He has written a book called Fairness Is Overrated: And 51 Other Leadership Principles to Revolutionize Your Workplace.
Here’s a guest post by Tim:
Guard Your Family
“When I was in my twenties, I was married, we didn’t have any kids, and my wife, Faith, and I chased each other around the house like rabbits. Keeping family a priority was easy. I couldn’t wait to get home each day to spend more time with the love of my life.
When I got into my thirties, life began to get busy. We had a baby, then another, then another . . . and another. Then they turned into toddlers, and the pressure increased both at home and on the job. I loved my job and my family, so I tried to play it fiftyfifty. I tried to give both my best. But it started to be too much pressure.
A few years ago I went through a season where I thought I might lose my ministry. I thought there might be a time when I would no longer have my job and would lose my identity. I began thinking, What would be left? And I made the very intentional decision to no longer divide my focus fifty-fifty between my job and my home. I was going to make my family the priority.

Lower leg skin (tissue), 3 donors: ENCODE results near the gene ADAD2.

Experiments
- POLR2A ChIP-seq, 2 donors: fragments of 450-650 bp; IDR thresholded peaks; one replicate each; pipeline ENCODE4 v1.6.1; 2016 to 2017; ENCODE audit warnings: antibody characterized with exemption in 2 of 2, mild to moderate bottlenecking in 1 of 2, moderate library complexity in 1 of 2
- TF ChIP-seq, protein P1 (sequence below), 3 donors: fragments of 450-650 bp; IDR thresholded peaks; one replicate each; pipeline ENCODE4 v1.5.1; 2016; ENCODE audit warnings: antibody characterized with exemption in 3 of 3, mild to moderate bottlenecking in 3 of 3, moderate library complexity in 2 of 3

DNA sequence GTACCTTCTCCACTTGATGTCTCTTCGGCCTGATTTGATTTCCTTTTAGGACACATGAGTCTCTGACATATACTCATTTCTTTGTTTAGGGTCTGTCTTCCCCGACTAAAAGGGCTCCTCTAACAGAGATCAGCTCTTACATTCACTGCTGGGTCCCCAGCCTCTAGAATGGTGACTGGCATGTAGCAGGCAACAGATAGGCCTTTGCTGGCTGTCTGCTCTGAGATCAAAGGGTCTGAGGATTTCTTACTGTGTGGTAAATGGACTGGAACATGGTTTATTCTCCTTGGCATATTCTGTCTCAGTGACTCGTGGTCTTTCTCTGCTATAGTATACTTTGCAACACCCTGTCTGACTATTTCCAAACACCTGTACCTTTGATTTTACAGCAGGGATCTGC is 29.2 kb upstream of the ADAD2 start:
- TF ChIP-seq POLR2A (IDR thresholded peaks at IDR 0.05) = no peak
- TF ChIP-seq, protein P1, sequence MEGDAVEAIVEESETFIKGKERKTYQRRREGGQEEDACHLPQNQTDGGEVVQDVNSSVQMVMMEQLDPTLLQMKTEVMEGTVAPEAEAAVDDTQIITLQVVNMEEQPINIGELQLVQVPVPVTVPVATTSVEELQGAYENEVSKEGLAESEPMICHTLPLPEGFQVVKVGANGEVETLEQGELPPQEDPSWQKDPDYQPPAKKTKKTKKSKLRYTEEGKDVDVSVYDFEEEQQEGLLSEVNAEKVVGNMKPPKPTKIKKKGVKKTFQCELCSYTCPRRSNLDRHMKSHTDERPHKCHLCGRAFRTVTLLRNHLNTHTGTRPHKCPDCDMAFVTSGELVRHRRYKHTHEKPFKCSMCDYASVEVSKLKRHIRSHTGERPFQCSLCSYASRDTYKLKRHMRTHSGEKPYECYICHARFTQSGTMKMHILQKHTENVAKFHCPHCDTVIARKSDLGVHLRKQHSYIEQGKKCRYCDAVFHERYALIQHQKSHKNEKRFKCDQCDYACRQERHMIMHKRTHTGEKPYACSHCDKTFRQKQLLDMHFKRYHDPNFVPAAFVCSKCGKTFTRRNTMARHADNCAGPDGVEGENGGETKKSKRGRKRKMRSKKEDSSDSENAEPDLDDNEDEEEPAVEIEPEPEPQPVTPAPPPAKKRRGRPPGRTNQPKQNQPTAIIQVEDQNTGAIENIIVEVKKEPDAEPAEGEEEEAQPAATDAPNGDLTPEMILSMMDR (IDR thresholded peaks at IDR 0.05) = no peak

Andy Stanley calls this “choosing to cheat” in his book by the same title.1 He says we should cheat our jobs instead of cheating our families. I understand what he means, but I don’t think I’m cheating my employer when I place the priority on my family. I think it is exactly what my employer expects of me.
I heard Andy say to a group of guys, “We were never commanded to love the church. We were commanded to love our wives. So true.
In June 2011, I spent a week with a consultant working on my life plan. I considered what my next phase of life should be about. We walked through my history, dreams, passions, opportunities, and more. It was an exhaustive process that helped me gain perspective and focus on the few things that should be central to my life. It should be no surprise that my next season revolved centrally around my family.
No one gets to the end of his or her life and says, “I wish I had spent more time at my job.” But often you will hear people reflecting on poor choices with their families: “I wish I had been around more when the kids were little,” or “We invested all our energy on the kids, and then when they left home there was nothing remaining for our relationship with each other.”
For those of you who work in ministry, it can mess with your mind, because you think that eternity is at stake and people’s lives are on the line. “If I stay at the office just a little bit longer, I can help scores of people . . .” Yeah, and if you wreck your marriage or lose your family, you will damage hundreds of people. Don’t let the lies lead you to have a mistress called “ministry” who gets more attention than your family.”